What Is Variable Universal Life Insurance?
Variable Universal Life Insurance (VUL) is a type of permanent life insurance that combines the features of universal life policies with the potential for investment growth.
Like other life insurance policies, VUL policies provide death benefits to your beneficiaries when you pass away. However, a VUL also has an investment component, where the cash value portion of the policy can be invested in a variety of sub-accounts similar to mutual funds. The investment options allow you to potentially increase your cash value based on the performance of the sub-accounts.
Table of Contents
- What Is Variable Universal Life Insurance?
- The Importance of Life Insurance
- How Does Variable Universal Life Insurance (VUL) Work?
- Variable Universal Life Insurance vs. Other Types of Life Insurance
- How Much Does a VUL Policy Cost?
- Benefits and Drawbacks of Variable Universal Life Insurance
- What This Means for You
The Importance of Life Insurance
Life insurance is a crucial financial tool, particularly for households that rely heavily on one person’s income. In fact, a recent study showed that approximately 68% of U.S. households with life insurance coverage say they would feel financially secure following the unexpected death of their household’s primary wage earner. In comparison, only 47% of households without insurance feel the same.
Permanent life insurance, as its name implies, provides lifelong coverage. Unlike term life insurance, which protects you for a specified period (or term), permanent life insurance policies remain in effect as long as you continue to pay the premiums. Permanent life policies also have a cash value component that functions similarly to a tax-deferred savings account.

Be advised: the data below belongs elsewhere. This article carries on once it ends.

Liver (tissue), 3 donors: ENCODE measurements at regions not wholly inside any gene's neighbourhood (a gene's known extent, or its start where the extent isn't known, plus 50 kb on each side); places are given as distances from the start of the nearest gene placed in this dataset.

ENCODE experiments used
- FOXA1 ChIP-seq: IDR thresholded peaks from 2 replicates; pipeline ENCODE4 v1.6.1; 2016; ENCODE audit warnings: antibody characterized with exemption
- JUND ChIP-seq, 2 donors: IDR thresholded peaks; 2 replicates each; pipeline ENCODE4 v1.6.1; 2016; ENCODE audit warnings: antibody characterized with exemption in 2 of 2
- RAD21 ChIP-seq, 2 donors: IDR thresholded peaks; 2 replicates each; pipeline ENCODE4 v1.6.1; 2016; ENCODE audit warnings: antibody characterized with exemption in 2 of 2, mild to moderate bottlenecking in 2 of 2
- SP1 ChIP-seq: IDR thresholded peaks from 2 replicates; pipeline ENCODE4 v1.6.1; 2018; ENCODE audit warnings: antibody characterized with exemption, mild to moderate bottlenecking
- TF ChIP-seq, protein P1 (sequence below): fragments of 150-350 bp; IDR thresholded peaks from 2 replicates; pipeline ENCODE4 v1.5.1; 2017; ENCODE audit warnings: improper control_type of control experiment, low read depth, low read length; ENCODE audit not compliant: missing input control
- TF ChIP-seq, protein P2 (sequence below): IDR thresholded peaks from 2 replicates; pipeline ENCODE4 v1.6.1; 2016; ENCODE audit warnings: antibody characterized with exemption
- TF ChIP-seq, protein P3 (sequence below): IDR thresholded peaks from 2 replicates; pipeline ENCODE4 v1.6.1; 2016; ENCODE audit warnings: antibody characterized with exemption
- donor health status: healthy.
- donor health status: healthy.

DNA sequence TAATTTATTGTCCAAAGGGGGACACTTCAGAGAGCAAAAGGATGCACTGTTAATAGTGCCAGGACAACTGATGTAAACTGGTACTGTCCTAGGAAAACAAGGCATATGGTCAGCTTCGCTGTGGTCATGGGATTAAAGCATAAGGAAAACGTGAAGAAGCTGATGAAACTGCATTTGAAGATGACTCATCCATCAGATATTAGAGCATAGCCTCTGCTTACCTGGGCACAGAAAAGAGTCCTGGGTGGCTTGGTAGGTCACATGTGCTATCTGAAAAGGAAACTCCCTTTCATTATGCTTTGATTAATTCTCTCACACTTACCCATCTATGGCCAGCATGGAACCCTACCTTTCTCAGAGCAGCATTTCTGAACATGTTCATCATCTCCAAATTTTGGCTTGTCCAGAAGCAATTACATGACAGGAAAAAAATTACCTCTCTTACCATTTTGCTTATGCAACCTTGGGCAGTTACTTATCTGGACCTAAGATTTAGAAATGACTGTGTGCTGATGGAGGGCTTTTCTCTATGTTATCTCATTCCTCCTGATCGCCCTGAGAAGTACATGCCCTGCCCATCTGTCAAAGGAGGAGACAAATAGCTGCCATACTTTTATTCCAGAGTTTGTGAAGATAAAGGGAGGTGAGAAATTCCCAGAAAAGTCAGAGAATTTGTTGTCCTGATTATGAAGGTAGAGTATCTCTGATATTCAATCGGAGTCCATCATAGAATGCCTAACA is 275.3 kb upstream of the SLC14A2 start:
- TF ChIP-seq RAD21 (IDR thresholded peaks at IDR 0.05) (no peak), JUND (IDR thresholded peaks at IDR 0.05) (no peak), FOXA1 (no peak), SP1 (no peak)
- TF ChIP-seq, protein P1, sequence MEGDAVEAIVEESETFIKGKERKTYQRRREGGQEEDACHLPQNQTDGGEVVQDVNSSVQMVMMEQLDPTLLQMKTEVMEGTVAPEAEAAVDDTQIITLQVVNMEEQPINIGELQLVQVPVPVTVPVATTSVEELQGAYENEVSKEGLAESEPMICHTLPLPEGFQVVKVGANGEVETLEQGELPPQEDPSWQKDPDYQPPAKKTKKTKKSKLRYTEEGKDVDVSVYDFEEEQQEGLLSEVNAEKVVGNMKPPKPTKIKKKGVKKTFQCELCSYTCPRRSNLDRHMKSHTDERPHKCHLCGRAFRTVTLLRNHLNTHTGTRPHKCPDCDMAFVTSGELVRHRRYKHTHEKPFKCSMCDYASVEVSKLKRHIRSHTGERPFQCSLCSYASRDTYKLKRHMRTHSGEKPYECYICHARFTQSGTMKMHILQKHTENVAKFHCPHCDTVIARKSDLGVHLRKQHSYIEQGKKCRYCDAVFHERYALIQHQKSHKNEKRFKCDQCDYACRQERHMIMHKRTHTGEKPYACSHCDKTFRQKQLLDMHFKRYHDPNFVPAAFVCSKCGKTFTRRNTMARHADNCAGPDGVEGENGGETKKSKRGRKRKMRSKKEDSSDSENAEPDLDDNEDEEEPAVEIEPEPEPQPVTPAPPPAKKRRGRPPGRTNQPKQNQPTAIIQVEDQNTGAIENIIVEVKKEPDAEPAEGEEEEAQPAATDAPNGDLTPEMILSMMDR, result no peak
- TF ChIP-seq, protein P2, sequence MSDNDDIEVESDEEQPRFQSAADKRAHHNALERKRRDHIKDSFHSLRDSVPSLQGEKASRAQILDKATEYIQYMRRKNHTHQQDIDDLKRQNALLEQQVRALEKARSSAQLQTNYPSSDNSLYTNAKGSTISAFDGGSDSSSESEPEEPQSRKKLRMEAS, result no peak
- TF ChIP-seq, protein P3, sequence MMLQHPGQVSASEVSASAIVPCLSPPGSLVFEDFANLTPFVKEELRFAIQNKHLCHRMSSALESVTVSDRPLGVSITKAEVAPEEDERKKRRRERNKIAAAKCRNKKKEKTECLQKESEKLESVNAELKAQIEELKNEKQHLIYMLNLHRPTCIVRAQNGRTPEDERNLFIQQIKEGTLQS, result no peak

Variable universal life is a type of permanent life insurance that allows owners to invest the policy’s cash value into sub-accounts similar to mutual funds, providing the potential for market-driven growth and a risk of investment losses.
How Does Variable Universal Life Insurance (VUL) Work?
A variable universal life insurance policy combines standard life insurance policy features and an investment portfolio. VULs require premium payments, which are used to cover the policy’s insurance costs and administrative expenses. The remaining amount is then allocated to the policy’s cash value.
You can invest the cash value into a range of sub-accounts. Sub-account options typically include stocks, bonds, or money market accounts. The performance of the sub-accounts directly affects your policy’s cash value, which could increase or decrease based on market conditions. A VUL policy also offers flexibility, allowing you to adjust the premium payments and death benefits to suit your financial needs.
Key Features of Variable Universal Life Insurance
- Investment options: The ability to invest the policy’s cash value into a range of sub-accounts
- Flexibility: The ability to adjust premium payments and death benefits to meet your financial needs
- Tax advantages: Tax-deferred growth of the cash value and potential for tax-free death benefits
- Lifetime coverage: A death benefit that lasts as long as the policy remains active
- Loan options: The possibility to borrow against your policy’s cash value
Cash Value Growth
The cash value of a VUL policy is the part of your premium that’s invested. Cash value growth is tax-deferred over time based on the performance of your chosen sub-accounts. The growth of the subaccounts is not taxed unless you withdraw it.
If the sub-accounts perform well, your cash value grows, possibly enhancing your death benefit. Conversely, poor performance can shrink your cash value, impacting your financial flexibility and the policy’s death benefit.
Can You Access Your Cash Value Before You Die?
During your lifetime, you can access the cash value through withdrawals or loans, providing a financial cushion when needed. You may use your cash value for things like funding your retirement, paying policy premiums, or covering the cost of financial emergencies.
It’s important to note that accessing a VUL policy’s cash value decreases your death benefit and may be taxable if you withdraw more than what you’ve paid in premiums. When you pass away, the insurance company typically absorbs the remaining cash value, and your beneficiaries receive the policy’s death benefit. Some policies may have features that allow the remainder of the cash value to be paid to the beneficiaries, but this may come at an extra cost.
The Role of the Securities and Exchange Commission (SEC) in VUL Policies